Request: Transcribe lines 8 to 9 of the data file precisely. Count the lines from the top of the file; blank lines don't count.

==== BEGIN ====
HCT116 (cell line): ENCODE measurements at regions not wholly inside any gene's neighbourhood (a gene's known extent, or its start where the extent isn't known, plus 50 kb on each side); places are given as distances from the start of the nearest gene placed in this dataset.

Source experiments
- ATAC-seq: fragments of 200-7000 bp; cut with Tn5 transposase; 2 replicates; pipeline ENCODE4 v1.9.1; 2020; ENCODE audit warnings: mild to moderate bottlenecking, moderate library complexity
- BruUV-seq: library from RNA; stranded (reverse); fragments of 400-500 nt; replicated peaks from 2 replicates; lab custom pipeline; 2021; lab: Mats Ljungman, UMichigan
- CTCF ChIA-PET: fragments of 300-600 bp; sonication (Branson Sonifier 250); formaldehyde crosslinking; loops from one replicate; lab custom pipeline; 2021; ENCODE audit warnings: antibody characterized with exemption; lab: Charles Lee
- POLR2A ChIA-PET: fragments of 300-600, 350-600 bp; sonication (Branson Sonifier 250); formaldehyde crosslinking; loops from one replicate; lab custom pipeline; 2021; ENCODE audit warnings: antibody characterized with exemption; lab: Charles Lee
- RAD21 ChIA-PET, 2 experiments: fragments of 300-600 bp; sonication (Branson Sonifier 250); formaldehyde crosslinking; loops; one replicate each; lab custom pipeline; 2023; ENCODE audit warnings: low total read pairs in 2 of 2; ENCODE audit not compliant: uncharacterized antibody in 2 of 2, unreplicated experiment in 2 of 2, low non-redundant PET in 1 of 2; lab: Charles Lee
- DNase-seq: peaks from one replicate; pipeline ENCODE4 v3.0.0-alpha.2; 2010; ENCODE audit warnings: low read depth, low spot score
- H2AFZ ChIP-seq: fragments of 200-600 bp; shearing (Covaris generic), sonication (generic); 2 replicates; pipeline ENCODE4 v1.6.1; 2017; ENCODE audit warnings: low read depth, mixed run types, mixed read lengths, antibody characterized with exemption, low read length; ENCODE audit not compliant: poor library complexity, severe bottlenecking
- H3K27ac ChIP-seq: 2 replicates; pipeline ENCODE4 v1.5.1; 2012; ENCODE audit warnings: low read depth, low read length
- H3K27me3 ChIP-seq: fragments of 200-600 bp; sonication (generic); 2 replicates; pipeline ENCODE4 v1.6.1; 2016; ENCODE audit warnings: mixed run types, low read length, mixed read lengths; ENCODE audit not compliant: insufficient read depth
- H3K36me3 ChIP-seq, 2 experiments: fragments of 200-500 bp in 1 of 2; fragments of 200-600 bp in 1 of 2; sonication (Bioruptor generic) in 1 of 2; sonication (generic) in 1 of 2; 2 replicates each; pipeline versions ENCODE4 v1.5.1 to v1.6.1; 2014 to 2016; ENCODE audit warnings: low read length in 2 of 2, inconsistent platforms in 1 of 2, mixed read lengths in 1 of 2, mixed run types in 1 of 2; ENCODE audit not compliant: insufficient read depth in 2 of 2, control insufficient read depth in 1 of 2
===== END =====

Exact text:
- DNase-seq: peaks from one replicate; pipeline ENCODE4 v3.0.0-alpha.2; 2010; ENCODE audit warnings: low read depth, low spot score
- H2AFZ ChIP-seq: fragments of 200-600 bp; shearing (Covaris generic), sonication (generic); 2 replicates; pipeline ENCODE4 v1.6.1; 2017; ENCODE audit warnings: low read depth, mixed run types, mixed read lengths, antibody characterized with exemption, low read length; ENCODE audit not compliant: poor library complexity, severe bottlenecking